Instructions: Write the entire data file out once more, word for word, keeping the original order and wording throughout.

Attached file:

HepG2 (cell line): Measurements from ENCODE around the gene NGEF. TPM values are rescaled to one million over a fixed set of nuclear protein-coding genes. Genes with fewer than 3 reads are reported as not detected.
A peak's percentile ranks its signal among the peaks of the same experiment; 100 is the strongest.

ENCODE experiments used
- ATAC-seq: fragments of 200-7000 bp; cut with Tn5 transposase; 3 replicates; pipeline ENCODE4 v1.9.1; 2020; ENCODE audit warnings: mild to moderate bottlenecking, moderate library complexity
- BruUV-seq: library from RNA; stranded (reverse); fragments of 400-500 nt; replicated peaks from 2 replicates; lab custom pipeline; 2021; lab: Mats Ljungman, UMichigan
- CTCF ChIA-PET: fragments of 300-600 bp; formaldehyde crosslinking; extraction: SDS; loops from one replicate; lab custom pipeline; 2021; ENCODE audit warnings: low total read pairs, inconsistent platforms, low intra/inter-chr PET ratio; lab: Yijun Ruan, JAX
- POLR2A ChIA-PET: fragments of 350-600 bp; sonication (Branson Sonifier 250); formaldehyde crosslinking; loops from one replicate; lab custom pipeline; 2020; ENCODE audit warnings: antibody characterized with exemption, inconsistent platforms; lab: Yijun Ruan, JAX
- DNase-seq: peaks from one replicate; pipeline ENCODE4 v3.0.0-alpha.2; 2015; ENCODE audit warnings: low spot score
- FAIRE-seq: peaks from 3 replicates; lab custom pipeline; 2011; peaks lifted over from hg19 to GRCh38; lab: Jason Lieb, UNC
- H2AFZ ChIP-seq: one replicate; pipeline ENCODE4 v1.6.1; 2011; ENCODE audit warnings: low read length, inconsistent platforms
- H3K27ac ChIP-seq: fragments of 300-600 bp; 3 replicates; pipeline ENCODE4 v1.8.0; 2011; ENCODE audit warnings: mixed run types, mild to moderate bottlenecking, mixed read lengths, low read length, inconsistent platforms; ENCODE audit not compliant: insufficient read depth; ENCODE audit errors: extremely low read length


HepG2 (cell line): Measurements from ENCODE around the gene NGEF. TPM values are rescaled to one million over a fixed set of nuclear protein-coding genes. Genes with fewer than 3 reads are reported as not detected.
A peak's percentile ranks its signal among the peaks of the same experiment; 100 is the strongest.

ENCODE experiments used
- ATAC-seq: fragments of 200-7000 bp; cut with Tn5 transposase; 3 replicates; pipeline ENCODE4 v1.9.1; 2020; ENCODE audit warnings: mild to moderate bottlenecking, moderate library complexity
- BruUV-seq: library from RNA; stranded (reverse); fragments of 400-500 nt; replicated peaks from 2 replicates; lab custom pipeline; 2021; lab: Mats Ljungman, UMichigan
- CTCF ChIA-PET: fragments of 300-600 bp; formaldehyde crosslinking; extraction: SDS; loops from one replicate; lab custom pipeline; 2021; ENCODE audit warnings: low total read pairs, inconsistent platforms, low intra/inter-chr PET ratio; lab: Yijun Ruan, JAX
- POLR2A ChIA-PET: fragments of 350-600 bp; sonication (Branson Sonifier 250); formaldehyde crosslinking; loops from one replicate; lab custom pipeline; 2020; ENCODE audit warnings: antibody characterized with exemption, inconsistent platforms; lab: Yijun Ruan, JAX
- DNase-seq: peaks from one replicate; pipeline ENCODE4 v3.0.0-alpha.2; 2015; ENCODE audit warnings: low spot score
- FAIRE-seq: peaks from 3 replicates; lab custom pipeline; 2011; peaks lifted over from hg19 to GRCh38; lab: Jason Lieb, UNC
- H2AFZ ChIP-seq: one replicate; pipeline ENCODE4 v1.6.1; 2011; ENCODE audit warnings: low read length, inconsistent platforms
- H3K27ac ChIP-seq: fragments of 300-600 bp; 3 replicates; pipeline ENCODE4 v1.8.0; 2011; ENCODE audit warnings: mixed run types, mild to moderate bottlenecking, mixed read lengths, low read length, inconsistent platforms; ENCODE audit not compliant: insufficient read depth; ENCODE audit errors: extremely low read length